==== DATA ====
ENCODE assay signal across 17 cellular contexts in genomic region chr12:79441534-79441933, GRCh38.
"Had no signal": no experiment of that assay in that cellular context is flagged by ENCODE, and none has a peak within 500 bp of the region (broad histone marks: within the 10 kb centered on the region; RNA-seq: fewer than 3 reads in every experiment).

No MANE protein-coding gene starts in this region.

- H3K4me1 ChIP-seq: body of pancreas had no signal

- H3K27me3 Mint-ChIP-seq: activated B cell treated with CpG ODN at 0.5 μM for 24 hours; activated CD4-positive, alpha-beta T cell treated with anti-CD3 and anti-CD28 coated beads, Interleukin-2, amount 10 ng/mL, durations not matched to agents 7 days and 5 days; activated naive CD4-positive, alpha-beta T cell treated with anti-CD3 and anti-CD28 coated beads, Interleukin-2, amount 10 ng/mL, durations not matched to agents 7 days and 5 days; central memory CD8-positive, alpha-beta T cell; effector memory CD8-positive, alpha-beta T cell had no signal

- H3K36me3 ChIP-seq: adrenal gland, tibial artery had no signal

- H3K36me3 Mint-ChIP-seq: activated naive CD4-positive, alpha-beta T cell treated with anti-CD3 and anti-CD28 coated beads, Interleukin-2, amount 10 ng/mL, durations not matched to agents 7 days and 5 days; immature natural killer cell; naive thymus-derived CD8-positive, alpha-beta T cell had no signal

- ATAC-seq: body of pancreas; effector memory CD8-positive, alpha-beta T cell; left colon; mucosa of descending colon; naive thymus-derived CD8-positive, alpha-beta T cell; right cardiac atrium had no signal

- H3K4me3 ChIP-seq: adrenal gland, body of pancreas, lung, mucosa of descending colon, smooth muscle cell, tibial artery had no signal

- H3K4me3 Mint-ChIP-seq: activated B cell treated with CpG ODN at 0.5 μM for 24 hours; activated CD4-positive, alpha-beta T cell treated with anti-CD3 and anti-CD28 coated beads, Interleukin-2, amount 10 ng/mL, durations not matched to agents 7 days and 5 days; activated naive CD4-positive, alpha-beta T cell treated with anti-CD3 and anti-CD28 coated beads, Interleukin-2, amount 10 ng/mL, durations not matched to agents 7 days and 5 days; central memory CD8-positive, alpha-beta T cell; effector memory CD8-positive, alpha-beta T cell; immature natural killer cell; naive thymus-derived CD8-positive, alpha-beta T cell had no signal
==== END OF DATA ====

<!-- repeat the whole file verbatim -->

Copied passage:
ENCODE assay signal across 17 cellular contexts in genomic region chr12:79441534-79441933, GRCh38.
"Had no signal": no experiment of that assay in that cellular context is flagged by ENCODE, and none has a peak within 500 bp of the region (broad histone marks: within the 10 kb centered on the region; RNA-seq: fewer than 3 reads in every experiment).

No MANE protein-coding gene starts in this region.

- H3K4me1 ChIP-seq: body of pancreas had no signal

- H3K27me3 Mint-ChIP-seq: activated B cell treated with CpG ODN at 0.5 μM for 24 hours; activated CD4-positive, alpha-beta T cell treated with anti-CD3 and anti-CD28 coated beads, Interleukin-2, amount 10 ng/mL, durations not matched to agents 7 days and 5 days; activated naive CD4-positive, alpha-beta T cell treated with anti-CD3 and anti-CD28 coated beads, Interleukin-2, amount 10 ng/mL, durations not matched to agents 7 days and 5 days; central memory CD8-positive, alpha-beta T cell; effector memory CD8-positive, alpha-beta T cell had no signal

- H3K36me3 ChIP-seq: adrenal gland, tibial artery had no signal

- H3K36me3 Mint-ChIP-seq: activated naive CD4-positive, alpha-beta T cell treated with anti-CD3 and anti-CD28 coated beads, Interleukin-2, amount 10 ng/mL, durations not matched to agents 7 days and 5 days; immature natural killer cell; naive thymus-derived CD8-positive, alpha-beta T cell had no signal

- ATAC-seq: body of pancreas; effector memory CD8-positive, alpha-beta T cell; left colon; mucosa of descending colon; naive thymus-derived CD8-positive, alpha-beta T cell; right cardiac atrium had no signal

- H3K4me3 ChIP-seq: adrenal gland, body of pancreas, lung, mucosa of descending colon, smooth muscle cell, tibial artery had no signal

- H3K4me3 Mint-ChIP-seq: activated B cell treated with CpG ODN at 0.5 μM for 24 hours; activated CD4-positive, alpha-beta T cell treated with anti-CD3 and anti-CD28 coated beads, Interleukin-2, amount 10 ng/mL, durations not matched to agents 7 days and 5 days; activated naive CD4-positive, alpha-beta T cell treated with anti-CD3 and anti-CD28 coated beads, Interleukin-2, amount 10 ng/mL, durations not matched to agents 7 days and 5 days; central memory CD8-positive, alpha-beta T cell; effector memory CD8-positive, alpha-beta T cell; immature natural killer cell; naive thymus-derived CD8-positive, alpha-beta T cell had no signal